By Kirkland Hamill
I read the final pages of Kirkland Hamill’s “Filthy Beasts” as the Los Angeles solidarity march reached my apartment off Sunset Boulevard. I arrived downstairs to hundreds of rainbow flags framed between Mexican fan palms and the jagged Hollywood Hills. A question scrawled on a piece of cardboard stopped me cold: Do You Feel Liberated?
Returning to Hamill’s tragicomic memoir of a mother-son relationship, I couldn’t help wondering: What if Hamill’s childhood had been swaddled in the optimism of Obama-era rainbows? If he’d grown up watching “Will & Grace,” “Pose” and “Ellen,” would the author, who is gay, ever have spent a moment — let alone 35 years — in shame? Also, I wondered, what will I be reading two decades from now, when today’s L.G.B.T.Q. youth write their memoirs? With little doubt, few will share Hamill’s formative queer moment: dressed up at the age of 4 in a pink halter top and heels for a skit at his family’s Adirondack lodge, with a placard announcing “Gay Liberation” dangling from his neck. The crowd laughed; his mom was proud. Hamill would spend the next three decades struggling to keep her attention.
“Wake up, you filthy beasts!” Hamill’s mother hollered to her three sons on school mornings. Those were the all-too-brief good years, before divorce and alcoholism took her under; before Hamill and his brothers’ lives took on a feral quality. As with many gay men before him, Hamill’s axis of identity/sexuality hinges on his relationship with his mother. And, whoa, did Wendy Hamill ever deliver as an archetype: a beacon of distant fabulosity coupled with deft microaggression. As written here, Wendy (who died surrounded by her sons) deserves placement in the gay canon, somewhere between Endora on “Bewitched” and Jessica Lange in anything directed by Ryan Murphy.
[ Read an excerpt from “Filthy Beasts.” ]
Born working class in Bermuda, Hamill’s mother was an exceptionally beautiful and childlike woman. Over 61 years, two marriages and two countries, through alcoholism and megalomania, she nearly destroyed her children. Wendy watched them fend for themselves through the bottom of a highball.
But Hamill’s memoir is about survival — and recovery: of his identity, memories and compassion for his mother.
Wendy married into extreme wealth, but her son was born into it — immense, Nantucket-red-pants wealth. From an early age, Hamill became an astute observer of privilege, picking up the codes of the rich with a fluency only a formerly rich person could master.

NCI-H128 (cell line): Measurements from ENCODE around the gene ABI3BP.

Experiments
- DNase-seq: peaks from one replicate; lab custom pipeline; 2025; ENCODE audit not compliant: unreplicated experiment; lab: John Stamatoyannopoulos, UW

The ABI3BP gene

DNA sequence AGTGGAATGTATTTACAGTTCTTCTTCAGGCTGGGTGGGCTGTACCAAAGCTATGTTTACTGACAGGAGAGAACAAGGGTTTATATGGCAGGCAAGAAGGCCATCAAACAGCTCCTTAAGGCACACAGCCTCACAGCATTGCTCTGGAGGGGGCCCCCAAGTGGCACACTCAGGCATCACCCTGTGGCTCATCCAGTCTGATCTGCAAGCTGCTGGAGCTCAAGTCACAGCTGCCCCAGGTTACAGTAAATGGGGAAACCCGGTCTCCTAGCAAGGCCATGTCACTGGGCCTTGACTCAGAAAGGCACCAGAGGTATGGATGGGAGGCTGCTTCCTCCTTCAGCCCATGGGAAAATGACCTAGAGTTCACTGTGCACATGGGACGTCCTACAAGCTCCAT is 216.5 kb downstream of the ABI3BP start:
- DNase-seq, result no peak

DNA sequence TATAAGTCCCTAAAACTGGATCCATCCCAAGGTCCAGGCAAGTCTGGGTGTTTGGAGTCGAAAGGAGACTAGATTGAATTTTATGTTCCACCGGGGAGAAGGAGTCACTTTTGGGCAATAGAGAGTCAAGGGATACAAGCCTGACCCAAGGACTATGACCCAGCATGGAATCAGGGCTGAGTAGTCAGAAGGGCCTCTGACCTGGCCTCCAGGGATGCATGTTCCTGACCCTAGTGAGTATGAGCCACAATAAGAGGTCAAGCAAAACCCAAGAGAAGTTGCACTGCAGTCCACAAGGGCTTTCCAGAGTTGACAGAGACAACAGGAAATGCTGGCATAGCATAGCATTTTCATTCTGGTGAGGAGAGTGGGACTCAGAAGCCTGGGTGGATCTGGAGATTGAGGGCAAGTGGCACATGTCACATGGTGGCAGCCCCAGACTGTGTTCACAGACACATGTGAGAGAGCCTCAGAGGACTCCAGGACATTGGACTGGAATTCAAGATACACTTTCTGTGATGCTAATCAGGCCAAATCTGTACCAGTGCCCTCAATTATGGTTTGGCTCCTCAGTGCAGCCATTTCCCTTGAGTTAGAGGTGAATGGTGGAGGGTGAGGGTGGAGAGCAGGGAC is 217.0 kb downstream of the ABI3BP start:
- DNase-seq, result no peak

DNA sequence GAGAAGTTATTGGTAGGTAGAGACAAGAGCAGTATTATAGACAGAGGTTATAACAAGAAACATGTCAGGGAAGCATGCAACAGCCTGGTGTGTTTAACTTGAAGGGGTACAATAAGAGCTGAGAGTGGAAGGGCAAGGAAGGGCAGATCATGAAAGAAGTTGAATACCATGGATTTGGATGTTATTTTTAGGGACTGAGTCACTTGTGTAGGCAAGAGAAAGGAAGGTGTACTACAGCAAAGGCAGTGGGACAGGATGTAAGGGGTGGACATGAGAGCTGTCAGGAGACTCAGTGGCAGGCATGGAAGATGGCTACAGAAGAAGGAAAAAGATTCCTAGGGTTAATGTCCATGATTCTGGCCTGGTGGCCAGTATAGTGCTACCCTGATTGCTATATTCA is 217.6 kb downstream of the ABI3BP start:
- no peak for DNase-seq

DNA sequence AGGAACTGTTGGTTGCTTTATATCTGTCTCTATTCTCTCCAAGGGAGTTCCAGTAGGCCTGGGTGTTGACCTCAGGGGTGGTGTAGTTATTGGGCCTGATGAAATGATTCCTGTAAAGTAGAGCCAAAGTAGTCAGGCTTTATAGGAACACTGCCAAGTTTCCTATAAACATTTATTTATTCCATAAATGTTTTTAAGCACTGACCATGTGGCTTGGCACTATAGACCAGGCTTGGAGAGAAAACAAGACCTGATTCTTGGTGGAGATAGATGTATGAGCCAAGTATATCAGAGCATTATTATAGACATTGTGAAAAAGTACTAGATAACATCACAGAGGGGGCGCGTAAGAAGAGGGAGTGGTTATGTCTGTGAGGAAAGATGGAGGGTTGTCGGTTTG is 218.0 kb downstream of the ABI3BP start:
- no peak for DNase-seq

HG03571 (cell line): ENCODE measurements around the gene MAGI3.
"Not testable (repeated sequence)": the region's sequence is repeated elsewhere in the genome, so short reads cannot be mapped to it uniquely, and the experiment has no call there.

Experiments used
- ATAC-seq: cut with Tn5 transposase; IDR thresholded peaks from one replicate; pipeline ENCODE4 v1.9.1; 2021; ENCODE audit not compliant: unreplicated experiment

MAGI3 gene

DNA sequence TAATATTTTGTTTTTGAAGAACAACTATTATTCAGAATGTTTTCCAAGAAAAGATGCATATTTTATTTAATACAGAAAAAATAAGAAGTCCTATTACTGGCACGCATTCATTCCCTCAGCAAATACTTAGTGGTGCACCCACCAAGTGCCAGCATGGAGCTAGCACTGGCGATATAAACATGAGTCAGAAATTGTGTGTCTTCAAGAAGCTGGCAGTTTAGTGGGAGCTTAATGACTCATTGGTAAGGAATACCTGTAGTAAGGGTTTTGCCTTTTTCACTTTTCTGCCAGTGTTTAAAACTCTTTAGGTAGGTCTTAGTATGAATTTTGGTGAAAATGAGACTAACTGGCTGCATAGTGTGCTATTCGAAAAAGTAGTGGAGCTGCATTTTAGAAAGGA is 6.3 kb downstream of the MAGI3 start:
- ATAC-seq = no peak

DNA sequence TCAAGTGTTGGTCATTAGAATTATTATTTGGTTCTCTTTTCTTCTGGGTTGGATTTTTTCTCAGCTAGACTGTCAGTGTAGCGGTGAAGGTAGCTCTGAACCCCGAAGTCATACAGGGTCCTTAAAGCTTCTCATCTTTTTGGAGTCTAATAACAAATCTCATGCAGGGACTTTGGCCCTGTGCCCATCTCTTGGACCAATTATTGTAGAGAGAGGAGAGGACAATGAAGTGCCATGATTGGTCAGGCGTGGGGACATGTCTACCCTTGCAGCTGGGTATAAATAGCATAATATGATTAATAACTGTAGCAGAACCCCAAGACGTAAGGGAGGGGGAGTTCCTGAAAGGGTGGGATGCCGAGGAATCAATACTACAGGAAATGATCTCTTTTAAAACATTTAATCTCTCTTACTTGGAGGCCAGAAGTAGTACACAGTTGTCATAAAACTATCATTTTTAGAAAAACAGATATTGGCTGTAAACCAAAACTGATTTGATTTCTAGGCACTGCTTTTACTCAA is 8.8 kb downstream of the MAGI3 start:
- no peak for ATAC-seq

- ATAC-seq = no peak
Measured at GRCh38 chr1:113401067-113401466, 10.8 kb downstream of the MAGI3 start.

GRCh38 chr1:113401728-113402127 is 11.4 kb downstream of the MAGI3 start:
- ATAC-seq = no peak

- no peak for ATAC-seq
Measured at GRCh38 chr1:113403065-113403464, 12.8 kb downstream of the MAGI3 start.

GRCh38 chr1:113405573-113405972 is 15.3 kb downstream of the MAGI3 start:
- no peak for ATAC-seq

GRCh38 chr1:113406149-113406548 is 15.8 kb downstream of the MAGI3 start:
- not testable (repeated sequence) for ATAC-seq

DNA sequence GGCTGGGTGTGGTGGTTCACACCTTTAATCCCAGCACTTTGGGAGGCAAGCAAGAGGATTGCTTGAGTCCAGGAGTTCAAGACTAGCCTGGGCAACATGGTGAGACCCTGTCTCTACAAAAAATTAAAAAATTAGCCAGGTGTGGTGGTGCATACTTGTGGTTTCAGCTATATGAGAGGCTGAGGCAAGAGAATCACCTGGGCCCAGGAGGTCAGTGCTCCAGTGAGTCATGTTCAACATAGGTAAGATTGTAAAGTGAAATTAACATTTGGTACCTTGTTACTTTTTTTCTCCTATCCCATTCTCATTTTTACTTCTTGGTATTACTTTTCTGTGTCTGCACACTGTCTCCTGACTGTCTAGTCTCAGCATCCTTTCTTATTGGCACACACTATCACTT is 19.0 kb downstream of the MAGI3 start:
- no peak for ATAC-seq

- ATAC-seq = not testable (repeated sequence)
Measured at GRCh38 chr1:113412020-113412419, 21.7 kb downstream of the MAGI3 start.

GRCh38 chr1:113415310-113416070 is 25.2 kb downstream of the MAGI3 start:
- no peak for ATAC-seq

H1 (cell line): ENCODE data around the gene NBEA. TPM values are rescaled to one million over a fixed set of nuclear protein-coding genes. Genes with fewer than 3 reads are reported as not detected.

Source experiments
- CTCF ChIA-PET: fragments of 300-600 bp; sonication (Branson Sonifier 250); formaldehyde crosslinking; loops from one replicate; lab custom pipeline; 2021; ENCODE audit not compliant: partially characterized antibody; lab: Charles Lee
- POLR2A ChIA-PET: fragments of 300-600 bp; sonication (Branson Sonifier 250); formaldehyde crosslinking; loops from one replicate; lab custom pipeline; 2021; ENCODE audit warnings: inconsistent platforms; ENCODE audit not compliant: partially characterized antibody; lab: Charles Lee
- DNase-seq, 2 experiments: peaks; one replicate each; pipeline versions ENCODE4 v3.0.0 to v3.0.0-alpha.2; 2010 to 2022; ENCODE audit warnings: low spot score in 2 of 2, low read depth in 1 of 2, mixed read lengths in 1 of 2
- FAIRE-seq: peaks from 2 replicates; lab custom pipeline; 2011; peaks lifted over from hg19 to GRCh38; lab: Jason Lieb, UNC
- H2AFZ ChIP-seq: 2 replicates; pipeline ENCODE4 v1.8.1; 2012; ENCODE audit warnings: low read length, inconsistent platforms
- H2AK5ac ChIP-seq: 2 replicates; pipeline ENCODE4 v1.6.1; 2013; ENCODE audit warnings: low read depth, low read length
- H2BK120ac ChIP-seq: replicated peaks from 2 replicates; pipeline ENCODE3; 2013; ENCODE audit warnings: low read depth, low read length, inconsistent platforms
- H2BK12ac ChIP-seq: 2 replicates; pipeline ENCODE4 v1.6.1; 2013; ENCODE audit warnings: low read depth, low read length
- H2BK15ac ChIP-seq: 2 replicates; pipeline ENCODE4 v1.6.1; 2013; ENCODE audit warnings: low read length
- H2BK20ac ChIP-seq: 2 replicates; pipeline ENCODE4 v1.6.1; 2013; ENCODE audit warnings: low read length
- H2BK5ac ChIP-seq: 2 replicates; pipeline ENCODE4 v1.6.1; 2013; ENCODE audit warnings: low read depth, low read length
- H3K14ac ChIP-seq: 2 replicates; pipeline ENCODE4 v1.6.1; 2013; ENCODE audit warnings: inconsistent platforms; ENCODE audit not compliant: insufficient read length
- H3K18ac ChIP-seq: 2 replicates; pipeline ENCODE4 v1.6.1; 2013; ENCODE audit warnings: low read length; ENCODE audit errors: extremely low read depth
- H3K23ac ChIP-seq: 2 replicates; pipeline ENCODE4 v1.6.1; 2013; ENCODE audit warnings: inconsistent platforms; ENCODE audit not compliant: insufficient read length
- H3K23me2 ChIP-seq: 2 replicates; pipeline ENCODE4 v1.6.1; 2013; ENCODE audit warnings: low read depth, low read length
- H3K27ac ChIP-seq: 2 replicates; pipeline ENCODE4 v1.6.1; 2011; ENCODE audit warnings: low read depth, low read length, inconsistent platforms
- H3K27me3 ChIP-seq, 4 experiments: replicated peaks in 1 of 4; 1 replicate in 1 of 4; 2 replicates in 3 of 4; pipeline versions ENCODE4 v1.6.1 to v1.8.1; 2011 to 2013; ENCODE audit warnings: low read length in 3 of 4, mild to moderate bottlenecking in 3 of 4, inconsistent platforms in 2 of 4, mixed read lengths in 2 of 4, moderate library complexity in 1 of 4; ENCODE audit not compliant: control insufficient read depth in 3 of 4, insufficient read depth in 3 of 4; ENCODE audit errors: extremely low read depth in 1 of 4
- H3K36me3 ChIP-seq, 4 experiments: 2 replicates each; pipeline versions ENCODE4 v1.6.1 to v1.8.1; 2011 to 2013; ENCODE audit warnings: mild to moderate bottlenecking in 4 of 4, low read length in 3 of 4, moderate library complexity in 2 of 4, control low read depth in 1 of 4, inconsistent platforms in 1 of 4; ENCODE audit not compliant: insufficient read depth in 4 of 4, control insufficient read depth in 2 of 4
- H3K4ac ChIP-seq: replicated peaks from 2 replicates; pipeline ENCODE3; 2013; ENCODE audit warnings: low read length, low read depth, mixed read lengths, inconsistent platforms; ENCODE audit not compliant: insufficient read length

His parents divorced when he was 8. Hamill and his brothers then fell from the Mayflower-stock private clubs of the Northeast to Bermuda, where there wasn’t enough food; there was barely enough water. From that point on, Hamill’s adolescence was shaped by a lack of supervision and his siblings’ intense heterosexuality. He writes, “My two brothers roamed the earth figuratively lifting their legs on everything around them and trotting off in new directions without feeling the slightest sense of shame.”
Without their father (who quickly remarried) and household staff, the Hamill boys discovered they were living with an alcoholic: “The gentle sloshing of the liquid in the bottle made my body tense.” These pages are steeped in gin. The collateral damage of a home with an alcoholic parent floats to the top. Hamill knew that “no one is coming to save us. I realized that I was increasingly living in a world in which I had no choice but to heal myself.” (Hamill found his way to Al-Anon. Both of his brothers have struggled with alcohol.)
In Bermuda, during his mother’s “self-imposed exile,” Hamill’s middle-child syndrome expanded. He was neither Bermudian nor English expat. At home, “I didn’t want to be a girl, but I knew I wasn’t performing boy correctly.” At Andover for high school, he was too poor to be at prep school, too privileged to be a townie. At Tulane, where he fell in love for the first time, Hamill was struck with the innate feeling of being “other.” The pop-psych term hadn’t yet arrived, but he had a scorching case of impostor syndrome. The screws began tightening with a sense of they’re going to find out — and that feeling would not begin to dissipate until he came out as gay. He did so at 35. Two years later, Hamill’s mother died, of liver failure.
“If it’s not one thing, it’s your mother,” goes a popular bumper-sticker slogan oft refrained in the rooms of 12-step programs. At his mother’s funeral in Bermuda, Hamill and five other pallbearers struggled to get his mother’s coffin up the aisle of the church. The aisle was too narrow, and she was too heavy. “I let go,” Hamill writes. “I was tired of carrying her.”